Who really decides what goes on your plate? If you didn’t grow your peach in your backyard, it could have followed a long trail from the farm to your table.
Local Marin grocery stores have produce managers who decide what produce to sell in the store and, as a result, what produce you will end up eating.
Randy Salinas, the produce manager for Woodlands Market, said he attends produce markets to select what fruits and vegetables Woodlands will sell.
“It’s like a huge farmers’ market,” Salinas said of these produce markets, where he walks around with clipboard and knife to decide what Woodlands will sell.
As a result, the specific suppliers of Woodlands’s produce change daily.
Brian Winters, the produce head clerk at United Markets in San Anselmo, said United works with brokers, merchandisers, and farmers to decide what to sell in the store.
“The three big things that we look at are quality, price, and demand,” he said. He said that United tries to satisfy every category when they decide what produce to buy.
Salinas said that in addition to freshness and visual appeal, he knows exactly what taste he is looking for in each item of produce.
“[I’ll buy] what reaches what I think is the best,” he said. “At Woodlands, cost is no object. I buy the very best that I can find. Period.”
Winters said he emphasizes buying local foods above buying organic.
Local stuff can be more organic than commercial organic,” Winters said.
According to Salinas, Woodlands has not defined the word “local.” Instead, signs indicate where food was grown so consumers can decide for themselves what local means.
“We buy anything we can from Marin,” he said, adding that this lowers trucking costs, is better for the Earth, and supports local growers.
Winters said that he tries to buy as locally as possible, and would define “local” as within 180 miles.
“We’d love to pull from Marin County and Sonoma County, but there aren’t a lot of farms here anymore,” he said.
Woodlands and United still must satisfy consumer demand for out-of-season produce, so this produce is shipped from decidedly non-local locations like Mexico, Chile, and New Zealand.
The Produce Market
“We are a shopping center for other businesses,” said Michael Janis, the General Manager of the San Francisco Wholesale Produce Market, one of the places that Salinas buys his food. “But for us, it’s all about fresh produce.”
Businesses can either shop at the market – like Salinas does – or have produce delivered. Janis said the business operates in the middle of the night so that the produce is still fresh when it is sold in grocery stores that day.
“The variety [of sellers] is enormous,” Janis said. “Our merchants source from local to large, industrial companies.”
Earl Herrick is one of the vendors at the San Francisco Wholesale Produce Market.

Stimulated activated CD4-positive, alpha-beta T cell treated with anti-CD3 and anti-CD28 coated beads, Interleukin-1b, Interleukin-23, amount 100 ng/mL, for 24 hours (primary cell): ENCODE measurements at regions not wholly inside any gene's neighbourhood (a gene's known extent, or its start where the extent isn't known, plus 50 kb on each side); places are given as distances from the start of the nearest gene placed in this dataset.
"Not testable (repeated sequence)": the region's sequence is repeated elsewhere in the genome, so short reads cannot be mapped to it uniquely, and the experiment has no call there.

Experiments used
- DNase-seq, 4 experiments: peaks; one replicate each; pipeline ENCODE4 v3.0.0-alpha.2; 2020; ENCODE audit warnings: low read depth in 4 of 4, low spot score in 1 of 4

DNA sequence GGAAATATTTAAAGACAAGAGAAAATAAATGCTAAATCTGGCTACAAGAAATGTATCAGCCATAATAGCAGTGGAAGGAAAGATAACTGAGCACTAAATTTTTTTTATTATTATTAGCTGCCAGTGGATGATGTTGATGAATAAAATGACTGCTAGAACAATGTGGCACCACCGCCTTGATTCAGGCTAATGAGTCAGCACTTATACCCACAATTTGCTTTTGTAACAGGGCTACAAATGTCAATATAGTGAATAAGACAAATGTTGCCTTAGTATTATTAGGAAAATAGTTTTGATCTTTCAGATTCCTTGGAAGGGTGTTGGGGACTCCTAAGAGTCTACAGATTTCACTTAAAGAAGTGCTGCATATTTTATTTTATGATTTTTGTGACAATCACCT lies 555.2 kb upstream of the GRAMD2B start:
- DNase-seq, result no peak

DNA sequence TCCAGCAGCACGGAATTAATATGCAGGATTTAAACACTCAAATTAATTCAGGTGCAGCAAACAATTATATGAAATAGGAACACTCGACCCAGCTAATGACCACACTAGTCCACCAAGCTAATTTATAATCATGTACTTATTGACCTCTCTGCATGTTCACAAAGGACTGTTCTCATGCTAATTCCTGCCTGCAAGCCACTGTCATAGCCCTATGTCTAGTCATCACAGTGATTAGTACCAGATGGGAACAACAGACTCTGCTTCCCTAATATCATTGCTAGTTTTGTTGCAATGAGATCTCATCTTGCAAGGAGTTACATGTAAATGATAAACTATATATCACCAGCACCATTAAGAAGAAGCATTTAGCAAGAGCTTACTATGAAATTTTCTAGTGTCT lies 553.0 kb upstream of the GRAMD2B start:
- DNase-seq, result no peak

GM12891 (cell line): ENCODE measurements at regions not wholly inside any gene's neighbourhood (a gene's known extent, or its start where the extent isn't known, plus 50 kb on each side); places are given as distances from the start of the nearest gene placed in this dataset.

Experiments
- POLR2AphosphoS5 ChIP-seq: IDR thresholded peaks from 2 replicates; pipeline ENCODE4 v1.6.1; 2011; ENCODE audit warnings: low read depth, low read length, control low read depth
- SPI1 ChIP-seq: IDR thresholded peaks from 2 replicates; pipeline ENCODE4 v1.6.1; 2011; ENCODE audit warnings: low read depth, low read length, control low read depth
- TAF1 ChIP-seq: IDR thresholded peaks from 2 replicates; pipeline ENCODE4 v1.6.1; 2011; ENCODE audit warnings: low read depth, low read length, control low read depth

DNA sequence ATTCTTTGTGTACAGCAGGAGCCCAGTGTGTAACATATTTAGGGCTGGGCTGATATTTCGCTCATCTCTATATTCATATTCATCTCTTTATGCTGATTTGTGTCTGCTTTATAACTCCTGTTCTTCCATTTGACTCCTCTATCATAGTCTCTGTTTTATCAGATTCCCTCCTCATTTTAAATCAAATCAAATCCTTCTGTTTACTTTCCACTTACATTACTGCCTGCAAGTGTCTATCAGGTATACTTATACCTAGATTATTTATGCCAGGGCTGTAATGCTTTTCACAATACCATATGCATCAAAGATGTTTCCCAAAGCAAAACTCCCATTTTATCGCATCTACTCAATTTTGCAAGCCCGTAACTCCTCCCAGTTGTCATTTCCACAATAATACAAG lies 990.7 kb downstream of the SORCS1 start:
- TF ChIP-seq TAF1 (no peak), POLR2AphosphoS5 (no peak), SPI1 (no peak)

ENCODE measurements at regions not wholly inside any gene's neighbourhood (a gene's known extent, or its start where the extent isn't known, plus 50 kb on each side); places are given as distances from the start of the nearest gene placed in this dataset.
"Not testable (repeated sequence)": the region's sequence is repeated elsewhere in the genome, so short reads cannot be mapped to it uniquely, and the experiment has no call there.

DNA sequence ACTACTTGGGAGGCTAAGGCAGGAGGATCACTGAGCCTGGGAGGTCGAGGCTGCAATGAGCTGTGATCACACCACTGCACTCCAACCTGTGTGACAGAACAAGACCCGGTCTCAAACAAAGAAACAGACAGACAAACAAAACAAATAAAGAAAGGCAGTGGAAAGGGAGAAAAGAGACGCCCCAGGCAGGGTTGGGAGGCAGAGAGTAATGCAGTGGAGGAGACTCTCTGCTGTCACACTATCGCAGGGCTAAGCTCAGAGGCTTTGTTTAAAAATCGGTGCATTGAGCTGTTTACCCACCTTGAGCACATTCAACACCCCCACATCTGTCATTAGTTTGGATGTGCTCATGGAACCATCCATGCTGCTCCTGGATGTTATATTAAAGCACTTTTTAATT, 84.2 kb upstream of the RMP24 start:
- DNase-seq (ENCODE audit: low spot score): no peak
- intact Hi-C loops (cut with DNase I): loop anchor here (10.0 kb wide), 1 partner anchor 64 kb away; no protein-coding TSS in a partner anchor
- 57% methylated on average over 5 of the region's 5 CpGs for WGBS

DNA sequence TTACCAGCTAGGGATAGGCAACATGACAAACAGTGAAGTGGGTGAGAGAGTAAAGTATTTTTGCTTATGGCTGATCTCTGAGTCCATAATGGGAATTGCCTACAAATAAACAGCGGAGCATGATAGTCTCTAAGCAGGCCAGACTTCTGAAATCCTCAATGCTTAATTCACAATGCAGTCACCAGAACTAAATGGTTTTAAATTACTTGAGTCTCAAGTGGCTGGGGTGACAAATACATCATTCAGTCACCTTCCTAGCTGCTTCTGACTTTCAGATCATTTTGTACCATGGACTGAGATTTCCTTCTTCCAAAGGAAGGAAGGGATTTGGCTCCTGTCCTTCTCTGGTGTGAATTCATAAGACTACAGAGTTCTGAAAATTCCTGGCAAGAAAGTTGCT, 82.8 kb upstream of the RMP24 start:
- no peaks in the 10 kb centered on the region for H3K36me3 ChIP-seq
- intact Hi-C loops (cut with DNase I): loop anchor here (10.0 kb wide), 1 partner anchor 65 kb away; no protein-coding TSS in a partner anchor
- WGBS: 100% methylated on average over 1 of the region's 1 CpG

“[Earl’s Organic Produce is] a distribution company of fresh fruits and vegetables, only organic,” he said.
Although Herrick works primarily with local farms, he does have to work with other companies when certain produce is not in season here.
“I think knowing what’s in season is very important, knowing where you are regionally and what’s being produced here,” Herrick said.
Herrick said he thinks it is better to eat fresh, non-local produce than locally-grown produce that has been kept in storage, as storing produce can decrease its nutritional value.
If you didn’t buy your food at a grocery store, you may have bought it directly from the farmers’ market. Otherwise, food vendors bought your food from farmers.
Michaela Biaggi, the Farmers’ Market Manager for the Marin Country Mart, said that she does not set location requirements for vendors, in part because of Marin’s climate.
“There are a lot of things that don’t grow here,” she said. “I don’t feel we should limit our diets.”
David Retsky, a Marin farmer who started County Line Harvest in 2000, said his farm was particularly impacted by cold weather and rain. As a result, the business moves to southern California for eight months out of the year.
Biaggi said she thinks that farmers’ markets offer more diversity than grocery stores, which is better for both consumers’ health and for the environment.
“You’ll get stuff at the farmers’ market that you’ve never heard of or never seen,” Biaggi said.
Retsky said that eating at farmers’ markets is one way of ensuring quality, as the organic certification of a local farmer may mean more than the certification of a larger business.
“I think it’s a problem that the USDA writes the guidelines,” Retsky said. “I think [large food companies] have pull. It’s a big business. I don’t think we’re regulated enough, personally. Organic is a word to be careful around.”